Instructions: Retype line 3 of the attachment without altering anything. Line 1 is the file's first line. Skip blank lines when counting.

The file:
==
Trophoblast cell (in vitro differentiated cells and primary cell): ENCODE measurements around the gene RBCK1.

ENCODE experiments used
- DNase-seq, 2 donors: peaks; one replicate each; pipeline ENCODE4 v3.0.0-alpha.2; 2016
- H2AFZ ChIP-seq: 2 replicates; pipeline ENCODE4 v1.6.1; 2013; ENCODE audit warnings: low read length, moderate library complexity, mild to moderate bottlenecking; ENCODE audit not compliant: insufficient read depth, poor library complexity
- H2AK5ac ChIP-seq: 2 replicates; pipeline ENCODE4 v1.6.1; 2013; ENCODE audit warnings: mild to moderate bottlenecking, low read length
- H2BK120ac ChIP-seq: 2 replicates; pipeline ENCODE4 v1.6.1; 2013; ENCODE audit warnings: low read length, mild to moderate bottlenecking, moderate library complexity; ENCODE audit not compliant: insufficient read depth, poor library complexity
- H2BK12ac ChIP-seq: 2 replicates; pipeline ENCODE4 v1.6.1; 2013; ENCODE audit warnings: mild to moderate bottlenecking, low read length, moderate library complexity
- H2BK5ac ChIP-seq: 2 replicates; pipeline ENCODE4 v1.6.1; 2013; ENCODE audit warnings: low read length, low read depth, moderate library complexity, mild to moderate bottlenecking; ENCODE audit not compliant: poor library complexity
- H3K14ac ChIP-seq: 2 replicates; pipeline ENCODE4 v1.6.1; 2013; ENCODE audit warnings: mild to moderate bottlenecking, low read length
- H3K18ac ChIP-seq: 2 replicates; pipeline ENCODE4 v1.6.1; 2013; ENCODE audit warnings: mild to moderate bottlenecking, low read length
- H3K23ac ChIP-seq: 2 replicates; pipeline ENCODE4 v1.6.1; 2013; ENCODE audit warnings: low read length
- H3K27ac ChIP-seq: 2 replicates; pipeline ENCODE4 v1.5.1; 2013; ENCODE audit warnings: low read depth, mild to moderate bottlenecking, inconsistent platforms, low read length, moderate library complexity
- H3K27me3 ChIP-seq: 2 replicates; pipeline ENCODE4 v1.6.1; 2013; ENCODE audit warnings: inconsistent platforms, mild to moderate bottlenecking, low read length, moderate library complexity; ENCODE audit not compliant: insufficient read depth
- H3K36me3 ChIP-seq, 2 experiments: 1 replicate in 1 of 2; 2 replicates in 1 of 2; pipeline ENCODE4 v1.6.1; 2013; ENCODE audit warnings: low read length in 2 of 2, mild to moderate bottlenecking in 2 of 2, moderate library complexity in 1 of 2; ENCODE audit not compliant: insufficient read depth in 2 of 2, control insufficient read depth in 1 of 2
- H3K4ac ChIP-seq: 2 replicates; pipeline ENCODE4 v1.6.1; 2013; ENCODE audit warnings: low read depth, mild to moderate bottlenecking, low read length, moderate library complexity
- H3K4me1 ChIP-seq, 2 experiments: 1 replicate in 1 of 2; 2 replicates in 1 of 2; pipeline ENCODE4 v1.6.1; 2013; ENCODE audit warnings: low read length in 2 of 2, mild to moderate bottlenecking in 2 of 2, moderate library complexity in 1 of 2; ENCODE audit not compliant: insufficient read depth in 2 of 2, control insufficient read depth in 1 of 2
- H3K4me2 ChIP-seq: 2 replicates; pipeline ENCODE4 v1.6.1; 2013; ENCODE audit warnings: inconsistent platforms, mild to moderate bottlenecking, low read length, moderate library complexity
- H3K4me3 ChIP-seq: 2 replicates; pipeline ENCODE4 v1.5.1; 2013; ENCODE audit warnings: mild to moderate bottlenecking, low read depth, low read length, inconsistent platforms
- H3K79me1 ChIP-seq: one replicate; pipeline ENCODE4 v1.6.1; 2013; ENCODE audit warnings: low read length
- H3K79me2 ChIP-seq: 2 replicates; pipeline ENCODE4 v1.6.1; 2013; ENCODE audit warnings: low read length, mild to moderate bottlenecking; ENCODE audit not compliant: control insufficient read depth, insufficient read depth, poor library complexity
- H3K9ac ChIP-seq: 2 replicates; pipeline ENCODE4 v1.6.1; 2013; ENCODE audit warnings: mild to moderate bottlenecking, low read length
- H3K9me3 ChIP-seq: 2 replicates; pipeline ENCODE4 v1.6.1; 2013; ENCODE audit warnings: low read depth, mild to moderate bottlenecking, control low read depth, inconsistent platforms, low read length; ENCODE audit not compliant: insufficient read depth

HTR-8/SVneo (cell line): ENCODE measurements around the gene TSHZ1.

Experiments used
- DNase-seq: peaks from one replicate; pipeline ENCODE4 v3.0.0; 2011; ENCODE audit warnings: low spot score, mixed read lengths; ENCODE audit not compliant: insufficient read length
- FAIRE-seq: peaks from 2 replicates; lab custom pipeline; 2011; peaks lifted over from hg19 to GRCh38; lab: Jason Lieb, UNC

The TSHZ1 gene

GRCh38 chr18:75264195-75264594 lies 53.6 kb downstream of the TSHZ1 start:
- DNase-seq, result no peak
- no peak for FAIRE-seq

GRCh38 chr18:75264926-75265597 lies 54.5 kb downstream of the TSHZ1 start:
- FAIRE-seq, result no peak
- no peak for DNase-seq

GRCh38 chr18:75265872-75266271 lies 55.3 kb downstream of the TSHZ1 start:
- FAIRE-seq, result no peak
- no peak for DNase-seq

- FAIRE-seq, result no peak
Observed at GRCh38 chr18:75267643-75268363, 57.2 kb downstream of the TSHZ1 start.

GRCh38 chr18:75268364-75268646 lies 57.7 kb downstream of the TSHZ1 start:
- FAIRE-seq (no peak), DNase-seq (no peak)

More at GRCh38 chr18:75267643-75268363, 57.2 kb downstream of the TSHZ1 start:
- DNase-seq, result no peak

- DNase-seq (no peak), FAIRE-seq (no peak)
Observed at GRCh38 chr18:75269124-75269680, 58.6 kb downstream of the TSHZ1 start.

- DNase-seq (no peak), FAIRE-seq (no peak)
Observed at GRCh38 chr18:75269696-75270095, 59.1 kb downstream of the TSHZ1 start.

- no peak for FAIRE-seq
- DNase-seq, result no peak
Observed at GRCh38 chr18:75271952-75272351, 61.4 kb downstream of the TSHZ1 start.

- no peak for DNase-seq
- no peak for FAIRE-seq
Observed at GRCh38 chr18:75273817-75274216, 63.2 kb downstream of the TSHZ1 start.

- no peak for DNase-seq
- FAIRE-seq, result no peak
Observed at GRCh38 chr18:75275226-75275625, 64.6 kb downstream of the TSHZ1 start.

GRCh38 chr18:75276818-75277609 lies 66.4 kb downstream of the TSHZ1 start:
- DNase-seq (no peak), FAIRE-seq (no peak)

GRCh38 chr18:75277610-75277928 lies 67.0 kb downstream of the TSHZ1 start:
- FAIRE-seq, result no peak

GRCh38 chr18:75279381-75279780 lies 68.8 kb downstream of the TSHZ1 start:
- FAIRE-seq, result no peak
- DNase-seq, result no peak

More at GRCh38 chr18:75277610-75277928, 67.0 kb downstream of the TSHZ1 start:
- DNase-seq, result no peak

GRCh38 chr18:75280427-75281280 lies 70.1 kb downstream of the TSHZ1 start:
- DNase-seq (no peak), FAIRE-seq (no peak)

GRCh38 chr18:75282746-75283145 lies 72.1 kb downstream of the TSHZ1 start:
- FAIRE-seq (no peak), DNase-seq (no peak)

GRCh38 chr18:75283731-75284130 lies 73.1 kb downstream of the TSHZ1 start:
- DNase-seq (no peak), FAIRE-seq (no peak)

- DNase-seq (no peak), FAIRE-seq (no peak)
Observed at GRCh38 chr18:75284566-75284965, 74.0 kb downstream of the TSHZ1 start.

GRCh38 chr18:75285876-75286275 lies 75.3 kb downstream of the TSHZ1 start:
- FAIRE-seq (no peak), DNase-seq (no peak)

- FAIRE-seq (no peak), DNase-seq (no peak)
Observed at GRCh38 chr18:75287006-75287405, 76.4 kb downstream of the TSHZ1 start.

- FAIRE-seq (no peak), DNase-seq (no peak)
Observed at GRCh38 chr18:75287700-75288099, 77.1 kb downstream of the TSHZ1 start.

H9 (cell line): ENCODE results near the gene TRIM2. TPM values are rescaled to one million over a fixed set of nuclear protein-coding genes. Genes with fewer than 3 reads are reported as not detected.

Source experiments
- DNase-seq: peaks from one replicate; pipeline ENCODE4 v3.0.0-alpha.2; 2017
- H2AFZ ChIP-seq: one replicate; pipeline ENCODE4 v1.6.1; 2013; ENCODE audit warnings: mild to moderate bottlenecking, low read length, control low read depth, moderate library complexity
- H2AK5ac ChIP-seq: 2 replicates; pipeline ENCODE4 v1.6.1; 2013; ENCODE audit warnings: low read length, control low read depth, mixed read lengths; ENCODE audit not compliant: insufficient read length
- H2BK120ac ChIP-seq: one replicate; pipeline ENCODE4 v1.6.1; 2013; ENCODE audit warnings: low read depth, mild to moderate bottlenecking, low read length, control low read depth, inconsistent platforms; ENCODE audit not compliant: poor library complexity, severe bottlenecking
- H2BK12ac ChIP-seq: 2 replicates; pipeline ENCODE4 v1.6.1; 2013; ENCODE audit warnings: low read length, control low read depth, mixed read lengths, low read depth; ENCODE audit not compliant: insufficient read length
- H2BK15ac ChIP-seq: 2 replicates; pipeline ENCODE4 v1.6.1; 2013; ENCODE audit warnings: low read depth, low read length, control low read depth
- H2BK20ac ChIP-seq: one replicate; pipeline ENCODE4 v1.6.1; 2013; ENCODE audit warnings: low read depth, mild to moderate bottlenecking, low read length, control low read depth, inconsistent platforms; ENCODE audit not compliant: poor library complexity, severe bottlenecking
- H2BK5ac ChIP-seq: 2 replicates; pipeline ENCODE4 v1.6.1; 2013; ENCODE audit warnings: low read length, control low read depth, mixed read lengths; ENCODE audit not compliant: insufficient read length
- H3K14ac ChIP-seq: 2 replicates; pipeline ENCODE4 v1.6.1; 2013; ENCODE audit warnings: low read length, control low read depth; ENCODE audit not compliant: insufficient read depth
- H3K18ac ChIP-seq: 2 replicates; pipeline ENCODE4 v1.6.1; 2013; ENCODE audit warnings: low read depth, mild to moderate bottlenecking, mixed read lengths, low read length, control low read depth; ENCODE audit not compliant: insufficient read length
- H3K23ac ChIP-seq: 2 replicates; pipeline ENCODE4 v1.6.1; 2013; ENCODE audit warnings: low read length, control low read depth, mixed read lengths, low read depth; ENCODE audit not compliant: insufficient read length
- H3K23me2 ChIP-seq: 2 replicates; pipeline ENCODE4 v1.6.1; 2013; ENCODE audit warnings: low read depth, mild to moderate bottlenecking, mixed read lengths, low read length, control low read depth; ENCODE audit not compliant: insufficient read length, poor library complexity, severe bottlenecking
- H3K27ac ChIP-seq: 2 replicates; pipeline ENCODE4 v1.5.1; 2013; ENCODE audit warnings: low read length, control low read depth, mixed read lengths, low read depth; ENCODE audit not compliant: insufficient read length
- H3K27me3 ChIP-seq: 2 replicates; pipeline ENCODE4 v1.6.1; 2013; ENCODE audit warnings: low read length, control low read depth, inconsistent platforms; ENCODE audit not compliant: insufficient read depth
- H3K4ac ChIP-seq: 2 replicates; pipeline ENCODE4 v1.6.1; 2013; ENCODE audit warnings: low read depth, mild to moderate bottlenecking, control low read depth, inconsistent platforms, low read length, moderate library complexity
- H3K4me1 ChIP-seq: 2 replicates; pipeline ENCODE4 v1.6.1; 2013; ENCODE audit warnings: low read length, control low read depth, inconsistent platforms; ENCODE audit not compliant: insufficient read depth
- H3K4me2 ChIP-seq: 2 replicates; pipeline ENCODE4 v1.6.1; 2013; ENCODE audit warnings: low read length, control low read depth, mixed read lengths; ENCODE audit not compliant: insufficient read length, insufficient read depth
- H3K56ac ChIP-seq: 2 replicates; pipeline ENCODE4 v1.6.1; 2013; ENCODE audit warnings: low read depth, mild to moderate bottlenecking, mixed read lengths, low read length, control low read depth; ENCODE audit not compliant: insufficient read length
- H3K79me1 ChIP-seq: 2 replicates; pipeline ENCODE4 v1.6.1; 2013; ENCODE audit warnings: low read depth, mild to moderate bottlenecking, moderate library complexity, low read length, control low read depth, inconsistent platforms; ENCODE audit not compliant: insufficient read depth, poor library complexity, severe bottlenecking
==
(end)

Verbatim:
- DNase-seq, 2 donors: peaks; one replicate each; pipeline ENCODE4 v3.0.0-alpha.2; 2016